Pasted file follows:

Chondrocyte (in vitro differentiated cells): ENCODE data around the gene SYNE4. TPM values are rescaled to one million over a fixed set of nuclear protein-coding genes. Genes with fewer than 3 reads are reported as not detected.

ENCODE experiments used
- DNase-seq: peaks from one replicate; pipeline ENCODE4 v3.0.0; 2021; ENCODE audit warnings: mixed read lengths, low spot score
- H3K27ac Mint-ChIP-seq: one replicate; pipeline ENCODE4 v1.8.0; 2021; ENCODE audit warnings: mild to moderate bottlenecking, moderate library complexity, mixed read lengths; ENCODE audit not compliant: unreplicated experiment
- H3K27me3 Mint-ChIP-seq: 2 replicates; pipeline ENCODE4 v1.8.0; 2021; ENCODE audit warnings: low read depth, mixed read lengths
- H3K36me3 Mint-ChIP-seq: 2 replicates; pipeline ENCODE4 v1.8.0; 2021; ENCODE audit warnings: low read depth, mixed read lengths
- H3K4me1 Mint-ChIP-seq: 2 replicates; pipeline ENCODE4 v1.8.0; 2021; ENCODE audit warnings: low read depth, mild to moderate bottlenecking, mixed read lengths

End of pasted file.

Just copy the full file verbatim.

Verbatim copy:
Chondrocyte (in vitro differentiated cells): ENCODE data around the gene SYNE4. TPM values are rescaled to one million over a fixed set of nuclear protein-coding genes. Genes with fewer than 3 reads are reported as not detected.

ENCODE experiments used
- DNase-seq: peaks from one replicate; pipeline ENCODE4 v3.0.0; 2021; ENCODE audit warnings: mixed read lengths, low spot score
- H3K27ac Mint-ChIP-seq: one replicate; pipeline ENCODE4 v1.8.0; 2021; ENCODE audit warnings: mild to moderate bottlenecking, moderate library complexity, mixed read lengths; ENCODE audit not compliant: unreplicated experiment
- H3K27me3 Mint-ChIP-seq: 2 replicates; pipeline ENCODE4 v1.8.0; 2021; ENCODE audit warnings: low read depth, mixed read lengths
- H3K36me3 Mint-ChIP-seq: 2 replicates; pipeline ENCODE4 v1.8.0; 2021; ENCODE audit warnings: low read depth, mixed read lengths
- H3K4me1 Mint-ChIP-seq: 2 replicates; pipeline ENCODE4 v1.8.0; 2021; ENCODE audit warnings: low read depth, mild to moderate bottlenecking, mixed read lengths